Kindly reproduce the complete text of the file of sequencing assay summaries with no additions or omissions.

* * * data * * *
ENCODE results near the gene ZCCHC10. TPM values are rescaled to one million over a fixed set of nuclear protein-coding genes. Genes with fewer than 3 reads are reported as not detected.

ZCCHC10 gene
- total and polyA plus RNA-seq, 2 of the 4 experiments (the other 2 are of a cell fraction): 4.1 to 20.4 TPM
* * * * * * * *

ENCODE results near the gene ZCCHC10. TPM values are rescaled to one million over a fixed set of nuclear protein-coding genes. Genes with fewer than 3 reads are reported as not detected.

ZCCHC10 gene
- total and polyA plus RNA-seq, 2 of the 4 experiments (the other 2 are of a cell fraction): 4.1 to 20.4 TPM